• keeping storage and display areas clean;
  • regularly inspecting objects in the collection;
  • ensuring that new objects are not infested or contaminated before they are added to a collection;
  • blocking access to ceiling spaces by nesting birds, possums and other animals;
  • controlling populations of mice, rats and insects by the use of screens, traps and the careful application of residual pesticides;
  • keeping food sources away from objects; and
  • controlling the environmental conditions so that mould growth and insect populations are not encouraged (keep the relative humidity below 65 %).

Note that trapping rodents is preferable to poisoning them. Trapping allows the rodent’s body to be disposed of appropriately, while poisoning means the body usually ends up as a source of food for some other pest.


Much of the information contained in this section is summarised from lecture notes (2006) and a publication by Jean Tétreault (2003).

Pollutants are compounds, either natural or man-made, that have damaging effects on cultural materials. They may emanate from:

  • the materials associated with a collection, including storage and display containers and construction materials;
  • the objects in the collection themselves; and
  • the surrounding air.

Depending on the type of pollutant and the susceptibility of material types, pollutants have a variety of detrimental effects on objects including increased corrosion of metals and degradation of organic materials. Acetic and formic acids from wood products actively corrode lead and produce efflorescence on calcareous materials such as sea shells, corals and calcium-rich fossils. Ammonia gas produced from alkaline-type silicone sealants, concrete and cleaning products, induces blemishes on ebonite, efflorescence on cellulose nitrate and discolouration of photographic prints and artists’ colourants.

Some pollution-sensitive materials and the airborne pollutants that affect them most seriously are listed below (after Tétreault 2006).

Sensitive Material Most Harmful Pollutant
Lead acetic acid
Silver hydrogen sulphide
Polyurethane magnetic tapes water vapour, particles
Cellulose acetate water vapour, acetic acid
Cellulose nitrate water vapour, nitrogen oxides
Natural rubber ozone
Colourants (alizarin crimson, basic fuchsin curcumin etc) nitrogen and sulphur dioxides, ozone
Photographic gelatin, colour photo prints water vapour

Storage and Display Materials

The most common sources of pollutants in storage areas are the materials used to store and/or display objects. To gain the greatest buffering effect against external environmental changes, it is desirable for objects to be stored in well-sealed containers. This is problematic however, unless the materials used in these containers are stable, of archival quality and neither they nor the object to be placed in the container emit harmful pollutants. Otherwise pollutant levels will build up to damaging levels in the container. Materials which are known to release harmful vapours at room temperature (modified after Padfield et al 1982) include:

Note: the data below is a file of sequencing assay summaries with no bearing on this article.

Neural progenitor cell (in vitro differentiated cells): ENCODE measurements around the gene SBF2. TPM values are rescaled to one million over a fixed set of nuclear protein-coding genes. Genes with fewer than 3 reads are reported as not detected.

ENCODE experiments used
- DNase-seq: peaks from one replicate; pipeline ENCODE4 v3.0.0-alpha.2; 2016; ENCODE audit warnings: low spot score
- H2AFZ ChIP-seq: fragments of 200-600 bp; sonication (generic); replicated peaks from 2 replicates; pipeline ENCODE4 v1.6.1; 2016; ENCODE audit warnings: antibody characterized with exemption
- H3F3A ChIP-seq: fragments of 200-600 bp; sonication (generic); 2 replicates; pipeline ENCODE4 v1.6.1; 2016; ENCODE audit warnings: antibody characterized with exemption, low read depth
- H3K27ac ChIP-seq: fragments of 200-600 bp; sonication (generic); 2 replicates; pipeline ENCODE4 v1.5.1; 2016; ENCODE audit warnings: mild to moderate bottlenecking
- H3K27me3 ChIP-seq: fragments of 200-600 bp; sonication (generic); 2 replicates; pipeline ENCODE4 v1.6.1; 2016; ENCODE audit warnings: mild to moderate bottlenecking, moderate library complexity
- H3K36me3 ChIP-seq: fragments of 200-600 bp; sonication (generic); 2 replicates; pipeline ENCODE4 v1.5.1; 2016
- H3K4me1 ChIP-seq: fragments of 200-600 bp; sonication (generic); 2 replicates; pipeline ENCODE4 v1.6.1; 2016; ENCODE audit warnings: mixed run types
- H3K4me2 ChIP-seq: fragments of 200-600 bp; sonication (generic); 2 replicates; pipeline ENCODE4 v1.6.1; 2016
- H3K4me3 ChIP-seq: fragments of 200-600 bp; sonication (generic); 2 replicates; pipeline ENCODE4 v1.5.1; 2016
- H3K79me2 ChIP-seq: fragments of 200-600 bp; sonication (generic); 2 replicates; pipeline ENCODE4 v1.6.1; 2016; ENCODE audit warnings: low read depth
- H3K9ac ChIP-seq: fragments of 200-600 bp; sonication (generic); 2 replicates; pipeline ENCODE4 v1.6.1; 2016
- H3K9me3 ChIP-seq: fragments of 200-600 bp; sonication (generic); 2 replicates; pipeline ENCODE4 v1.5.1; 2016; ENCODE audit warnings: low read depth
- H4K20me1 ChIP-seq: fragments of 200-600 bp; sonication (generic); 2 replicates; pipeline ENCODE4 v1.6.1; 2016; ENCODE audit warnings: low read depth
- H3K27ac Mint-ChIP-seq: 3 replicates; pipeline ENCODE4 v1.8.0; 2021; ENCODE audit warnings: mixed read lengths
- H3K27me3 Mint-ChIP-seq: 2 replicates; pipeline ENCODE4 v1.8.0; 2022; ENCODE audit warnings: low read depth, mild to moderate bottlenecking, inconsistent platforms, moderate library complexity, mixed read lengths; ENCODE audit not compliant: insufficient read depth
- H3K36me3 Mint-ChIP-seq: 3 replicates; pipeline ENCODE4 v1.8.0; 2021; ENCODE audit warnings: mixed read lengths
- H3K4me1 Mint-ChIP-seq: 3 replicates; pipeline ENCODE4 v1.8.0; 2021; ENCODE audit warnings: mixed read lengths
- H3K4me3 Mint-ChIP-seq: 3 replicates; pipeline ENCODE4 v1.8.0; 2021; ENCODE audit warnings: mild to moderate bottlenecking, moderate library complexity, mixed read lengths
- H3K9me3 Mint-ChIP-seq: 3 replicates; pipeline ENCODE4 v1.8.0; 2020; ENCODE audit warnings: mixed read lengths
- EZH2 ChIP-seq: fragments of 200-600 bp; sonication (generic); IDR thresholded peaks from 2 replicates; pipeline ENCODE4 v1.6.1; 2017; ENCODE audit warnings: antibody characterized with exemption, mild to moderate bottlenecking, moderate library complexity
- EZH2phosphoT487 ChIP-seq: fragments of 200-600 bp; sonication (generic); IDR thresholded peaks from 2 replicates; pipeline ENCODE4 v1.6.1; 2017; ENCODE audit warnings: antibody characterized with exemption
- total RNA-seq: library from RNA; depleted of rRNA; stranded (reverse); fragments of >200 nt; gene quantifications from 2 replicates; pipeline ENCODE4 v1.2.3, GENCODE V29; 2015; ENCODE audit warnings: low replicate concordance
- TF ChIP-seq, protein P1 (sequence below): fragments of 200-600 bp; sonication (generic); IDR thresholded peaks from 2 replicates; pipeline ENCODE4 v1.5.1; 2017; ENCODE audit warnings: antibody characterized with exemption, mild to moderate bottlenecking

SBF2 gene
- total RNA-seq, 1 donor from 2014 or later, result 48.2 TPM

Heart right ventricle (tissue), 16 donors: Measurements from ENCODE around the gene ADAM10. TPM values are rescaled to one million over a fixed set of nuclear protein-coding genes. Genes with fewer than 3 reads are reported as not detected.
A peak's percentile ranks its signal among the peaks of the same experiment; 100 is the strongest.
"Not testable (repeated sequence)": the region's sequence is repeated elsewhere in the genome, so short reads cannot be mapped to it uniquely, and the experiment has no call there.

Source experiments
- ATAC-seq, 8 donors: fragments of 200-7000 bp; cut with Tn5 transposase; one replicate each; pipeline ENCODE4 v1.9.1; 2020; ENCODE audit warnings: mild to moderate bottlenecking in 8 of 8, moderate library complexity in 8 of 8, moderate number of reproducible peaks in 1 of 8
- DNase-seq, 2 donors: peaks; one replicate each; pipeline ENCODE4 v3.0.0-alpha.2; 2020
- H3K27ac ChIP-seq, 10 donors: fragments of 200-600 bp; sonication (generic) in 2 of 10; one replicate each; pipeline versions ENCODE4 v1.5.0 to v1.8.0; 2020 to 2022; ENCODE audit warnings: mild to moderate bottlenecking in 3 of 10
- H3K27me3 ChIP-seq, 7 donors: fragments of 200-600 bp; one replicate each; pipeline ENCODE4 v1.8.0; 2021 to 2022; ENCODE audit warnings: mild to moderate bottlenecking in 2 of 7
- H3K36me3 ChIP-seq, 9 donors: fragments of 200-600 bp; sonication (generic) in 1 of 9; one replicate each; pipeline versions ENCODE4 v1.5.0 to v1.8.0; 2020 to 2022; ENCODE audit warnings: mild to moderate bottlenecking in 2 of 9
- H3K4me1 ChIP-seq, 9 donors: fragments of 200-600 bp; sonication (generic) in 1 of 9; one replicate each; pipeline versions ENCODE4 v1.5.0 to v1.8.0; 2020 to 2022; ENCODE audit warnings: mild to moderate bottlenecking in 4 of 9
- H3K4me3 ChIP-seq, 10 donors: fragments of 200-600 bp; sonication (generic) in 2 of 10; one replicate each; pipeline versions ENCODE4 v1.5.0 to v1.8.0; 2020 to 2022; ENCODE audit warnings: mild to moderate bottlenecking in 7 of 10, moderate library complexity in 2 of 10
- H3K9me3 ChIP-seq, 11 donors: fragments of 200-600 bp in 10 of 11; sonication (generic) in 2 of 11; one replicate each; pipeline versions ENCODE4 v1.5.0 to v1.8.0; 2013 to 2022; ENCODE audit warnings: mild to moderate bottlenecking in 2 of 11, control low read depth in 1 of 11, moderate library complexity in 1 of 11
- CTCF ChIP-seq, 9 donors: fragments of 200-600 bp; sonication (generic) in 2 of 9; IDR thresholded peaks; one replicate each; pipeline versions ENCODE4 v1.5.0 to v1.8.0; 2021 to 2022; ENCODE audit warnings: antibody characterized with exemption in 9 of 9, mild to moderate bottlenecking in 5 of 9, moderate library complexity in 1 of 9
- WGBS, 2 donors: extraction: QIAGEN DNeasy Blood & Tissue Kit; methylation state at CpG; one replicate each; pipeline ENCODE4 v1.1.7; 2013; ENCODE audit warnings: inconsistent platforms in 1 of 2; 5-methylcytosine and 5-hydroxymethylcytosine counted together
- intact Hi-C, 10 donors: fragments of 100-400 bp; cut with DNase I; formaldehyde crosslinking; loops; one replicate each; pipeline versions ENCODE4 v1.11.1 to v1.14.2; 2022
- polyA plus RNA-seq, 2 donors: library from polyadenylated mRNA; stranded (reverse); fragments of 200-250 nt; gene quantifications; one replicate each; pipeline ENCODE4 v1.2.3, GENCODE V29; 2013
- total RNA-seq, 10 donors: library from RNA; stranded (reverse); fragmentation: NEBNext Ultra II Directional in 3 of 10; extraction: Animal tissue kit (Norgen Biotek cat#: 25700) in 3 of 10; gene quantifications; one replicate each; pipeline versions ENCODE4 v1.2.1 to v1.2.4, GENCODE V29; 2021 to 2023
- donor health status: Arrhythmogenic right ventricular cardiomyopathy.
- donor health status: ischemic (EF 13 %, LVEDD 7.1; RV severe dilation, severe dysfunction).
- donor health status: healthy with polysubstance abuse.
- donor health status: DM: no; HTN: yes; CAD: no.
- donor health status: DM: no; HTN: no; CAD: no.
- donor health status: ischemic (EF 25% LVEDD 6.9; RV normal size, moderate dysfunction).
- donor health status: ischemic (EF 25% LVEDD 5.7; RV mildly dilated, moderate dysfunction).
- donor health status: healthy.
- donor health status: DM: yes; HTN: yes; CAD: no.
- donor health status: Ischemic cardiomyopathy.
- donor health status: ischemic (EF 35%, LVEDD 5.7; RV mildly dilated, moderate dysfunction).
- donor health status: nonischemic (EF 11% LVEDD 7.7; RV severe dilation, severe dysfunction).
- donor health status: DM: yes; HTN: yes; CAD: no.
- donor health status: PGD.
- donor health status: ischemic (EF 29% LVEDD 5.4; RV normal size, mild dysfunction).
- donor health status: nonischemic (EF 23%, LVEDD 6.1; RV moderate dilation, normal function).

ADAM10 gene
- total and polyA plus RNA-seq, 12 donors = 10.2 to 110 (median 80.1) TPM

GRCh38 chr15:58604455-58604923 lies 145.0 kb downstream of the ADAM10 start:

• wood (particularly hardwood and composite boards);
  • protein-based glues (except photographic gelatin);
  • cellulose nitrate and cellulose acetate;
  • highly plasticised polyvinyl chloride;
  • polyvinyl alcohol;
  • RTV silicones;
  • polyurethane;
  • rubbers containing sulphur vulcanising agents;
  • wool and felt;
  • some dyes which contain labile sulphur; and
  • concrete

Materials which are considered to be ‘safe’ (modified after Padfield et al 1982) include:

  • metals;
  • ceramics and glass;
  • inorganic pigments;
  • polyethylene and polypropylene;
  • acrylic paints and varnishes;
  • polycarbonates;
  • polystyrene and modified polystyrene such as high impact polystyrene and acrylonitrile/butadiene/styrene (ABS);
  • polyesters and fibres including polymethyl methacrylate (Perspex, plexiglass), polyethylene terephthalate; and
  • unbleached and undyed cotton and linen.

Materials such as chipboard, wood, certain polymers and paints can contribute to the deterioration of objects in a collection. Oak and cedar for example give off high amounts of acetic acid, promoting the corrosion of nearby metal objects, with lead objects particularly susceptible (Figure 8). It has been demonstrated that carbonyl pollutants such as acetic acid from wood are more prevalent in internal museum environments than in the external air with concentrations increasing in the following order:

Galleries < storage areas < display cases < storage cabinets

Data of this sort provides clear evidence of the use of inappropriate materials and the build-up of pollutants in more confined spaces.

A close-up of the accession number on a lead painted battle ship.
A lead painted model battleship.

Figure 8: A lead painted model battleship showing corrosion induced by acetic acid vapours given off by wood used in display case construction. 

Objects in direct contact with certain polymer storage files may become contaminated as plasticisers migrate from these polymers. Artefacts stored in highly plasticised polyvinyl chloride are particularly at risk owing to the migration of plasticisers and the possible release of corrosive hydrogen chloride from this polymer. Staining is likely for objects in contact with acidic papers and some paints and adhesives while malleable materials like plasticine and blu tack will transfer sulphur and oils respectively to any objects with which they come into contact.